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TransLink Customer Experience Research

TransLink

Helping TransLink deliver a world-class transportation experience by mapping what their customers do, think, and feel.

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Public transportation plays an important role in making cities more sustainable, liveable, and accessible. However public transportation is only one way for people to move through cities—as organizations like TransLink compete with and compliment ride hailing, car sharing, cycling, and car ownership—making customer experience increasingly important. OXD helped TransLink establish a shared understanding of transit customer experiences across the large and siloed organization while delivering insights for a future state that would inform their Customer Experience Strategy.

TransLink worked with OXD to explore and develop customer experience opportunities for inclusion in their first ever Customer Experience Strategy, using cross-organizational co-design workshops, mobility archetypes, and journey mapping. 

TransLink is the transportation authority responsible for providing safe and reliable public transportation across Metro Vancouver as well as expanding and maintaining the region’s transportation network. TransLink operates across an 1800 square kilometre service area and has 350 million boardings per year.

 

 

 

Establishing a shared understanding can be challenging for large, complex organizations.

Internal silos create a disjointed customer experience.

TransLink delivers its services through a number of operating companies, subsidiaries, and contractors. Together these different bodies deliver the region’s transportation system. Getting stakeholders from as many as 16 different teams in agreement was challenging but necessary as customers may not know they’re interacting with more than one company over the course of their commute.  

It’s hard to design customer-first in a systems-centred organization.

Like most large organizations tasked with providing a service for the masses, TransLink was used to taking a 10,000 foot view.  It’s common for planning and transportation agencies to look at the macro instead of the micro. People within TransLink looked at how the system operates as a whole, and much less so at the experience of individuals. Before creating a Customer Experience Strategy, they needed to reframe their thinking.

TransLink had a history of emphasizing qualitative data.

Zooming in on the individual customer experience meant creating space for qualitative data, which could do more to express the experience of the service. TransLink’s teams were already well-versed in working with quantitative data, but had little experience with qualitative. To create personas they needed to embrace nuance within this large-scale system context. Rather than using this qualitative data to generalize the population we sought to empower deep, critical analysis of the themes that emerged.

TransLink personas

How to gain valuable insights into customer experiences

Work with frontline staff.

Drawing upon the insight and experience of frontline staff was key informing research and developing personas. Our narrative workshops revealed a number of issues and themes, values and anti values.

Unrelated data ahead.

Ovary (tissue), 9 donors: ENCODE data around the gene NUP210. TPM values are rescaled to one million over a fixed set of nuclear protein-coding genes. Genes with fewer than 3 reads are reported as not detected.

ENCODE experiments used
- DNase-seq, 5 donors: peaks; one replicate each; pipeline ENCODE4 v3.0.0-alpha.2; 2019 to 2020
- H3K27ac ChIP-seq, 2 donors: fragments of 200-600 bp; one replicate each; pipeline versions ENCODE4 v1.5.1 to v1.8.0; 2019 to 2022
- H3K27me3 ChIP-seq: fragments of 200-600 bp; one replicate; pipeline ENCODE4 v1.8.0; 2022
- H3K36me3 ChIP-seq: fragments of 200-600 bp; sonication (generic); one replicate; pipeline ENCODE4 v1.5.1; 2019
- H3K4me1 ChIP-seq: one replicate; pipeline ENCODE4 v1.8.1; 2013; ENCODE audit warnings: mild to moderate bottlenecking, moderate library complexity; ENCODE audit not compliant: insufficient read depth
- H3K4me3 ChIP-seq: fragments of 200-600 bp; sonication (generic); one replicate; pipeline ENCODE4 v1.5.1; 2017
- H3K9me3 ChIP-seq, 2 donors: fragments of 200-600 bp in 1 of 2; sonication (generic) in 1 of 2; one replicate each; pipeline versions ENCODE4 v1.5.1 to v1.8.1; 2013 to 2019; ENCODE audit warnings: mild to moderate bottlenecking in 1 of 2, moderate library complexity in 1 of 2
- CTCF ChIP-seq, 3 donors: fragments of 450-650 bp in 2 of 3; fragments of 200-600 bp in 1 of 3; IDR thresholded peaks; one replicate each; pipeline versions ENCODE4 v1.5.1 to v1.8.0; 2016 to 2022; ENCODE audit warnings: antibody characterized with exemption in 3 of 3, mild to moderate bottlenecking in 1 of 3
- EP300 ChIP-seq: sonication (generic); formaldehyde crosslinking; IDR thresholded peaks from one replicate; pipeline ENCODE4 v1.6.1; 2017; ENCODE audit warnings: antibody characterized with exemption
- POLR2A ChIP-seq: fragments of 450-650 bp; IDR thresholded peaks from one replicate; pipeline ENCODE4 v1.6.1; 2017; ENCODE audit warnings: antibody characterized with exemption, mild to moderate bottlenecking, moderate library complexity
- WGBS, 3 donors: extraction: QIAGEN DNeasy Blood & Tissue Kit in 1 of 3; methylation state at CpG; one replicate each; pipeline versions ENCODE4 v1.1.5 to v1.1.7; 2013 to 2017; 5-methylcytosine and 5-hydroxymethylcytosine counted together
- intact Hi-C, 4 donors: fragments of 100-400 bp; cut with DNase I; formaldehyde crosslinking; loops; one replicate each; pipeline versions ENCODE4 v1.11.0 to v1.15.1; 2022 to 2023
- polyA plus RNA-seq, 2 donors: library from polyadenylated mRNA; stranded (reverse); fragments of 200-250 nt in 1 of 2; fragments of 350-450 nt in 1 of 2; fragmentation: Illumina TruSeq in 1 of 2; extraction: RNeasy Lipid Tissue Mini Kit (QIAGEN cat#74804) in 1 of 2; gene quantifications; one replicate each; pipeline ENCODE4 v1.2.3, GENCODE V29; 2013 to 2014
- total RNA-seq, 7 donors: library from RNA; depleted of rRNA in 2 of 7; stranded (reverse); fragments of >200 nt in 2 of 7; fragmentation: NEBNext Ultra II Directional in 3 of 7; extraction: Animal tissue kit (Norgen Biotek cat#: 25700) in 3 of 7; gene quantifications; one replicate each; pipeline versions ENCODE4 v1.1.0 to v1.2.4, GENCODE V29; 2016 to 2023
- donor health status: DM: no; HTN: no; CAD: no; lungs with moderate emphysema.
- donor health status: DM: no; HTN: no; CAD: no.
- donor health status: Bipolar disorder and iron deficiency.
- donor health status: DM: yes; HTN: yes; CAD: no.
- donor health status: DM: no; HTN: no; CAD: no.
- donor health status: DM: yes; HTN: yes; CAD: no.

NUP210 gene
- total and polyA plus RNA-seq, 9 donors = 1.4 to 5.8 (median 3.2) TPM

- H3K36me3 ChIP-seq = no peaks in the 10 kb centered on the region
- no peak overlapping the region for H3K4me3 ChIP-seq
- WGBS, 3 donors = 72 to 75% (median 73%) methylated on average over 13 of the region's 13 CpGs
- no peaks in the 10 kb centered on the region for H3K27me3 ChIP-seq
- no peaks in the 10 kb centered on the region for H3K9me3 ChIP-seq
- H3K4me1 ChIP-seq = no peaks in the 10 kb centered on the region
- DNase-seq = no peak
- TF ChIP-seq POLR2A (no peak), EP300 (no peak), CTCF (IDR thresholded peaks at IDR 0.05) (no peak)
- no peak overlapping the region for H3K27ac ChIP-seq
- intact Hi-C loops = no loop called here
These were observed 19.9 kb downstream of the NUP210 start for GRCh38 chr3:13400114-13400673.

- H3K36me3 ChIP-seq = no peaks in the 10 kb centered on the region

Conduct observational field research.

We conducted observational research to better understand the lived experience of transit customers and inform our journey maps. This empathetic research helped us understand customers at an emotional level and supplement existing market research.

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Avoid the mythical average users.

Our teams extracted customer behaviours, attitudes, and beliefs to develop nine archetypes that represent people who use TransLink’s services. Focusing on extremes instead of averages helped us plan for variety and make sure everybody’s needs were considered. We then tested the completeness of these archetypes against the Seven Demands of Service.

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Think holistically.

Our journey maps—structured visualizations of the customer experience—allowed TransLink to see the entire service experience for their customers, taking into account the needs of both the customer and the service provider. By looking at the five phases of TransLink’s customer journey we discovered both issues and opportunities.

The value of taking a qualitative, user-centred approach to understanding customer journeys

Increased capabilities at TransLink. 

Incorporating ethnographic and qualitative research gave TransLink’s customer experience teams an opportunity learn to use new tools and language.


Established a shared understanding within a siloed organization.

We worked across teams to get people aligned. A shared understanding and starting point was necessary developing a strategy that would improve the way TransLink delivered its services. Personas helped TransLink’s team develop more empathy for the customer’s lived experience. 


Set the stage for an enterprise wide customer experience strategy.

For TransLink this work was the first step to becoming a customer centric organization. Our work together provided TransLink’s teams with actionable tactics to evaluate in their upcoming planning cycle.

Related Work

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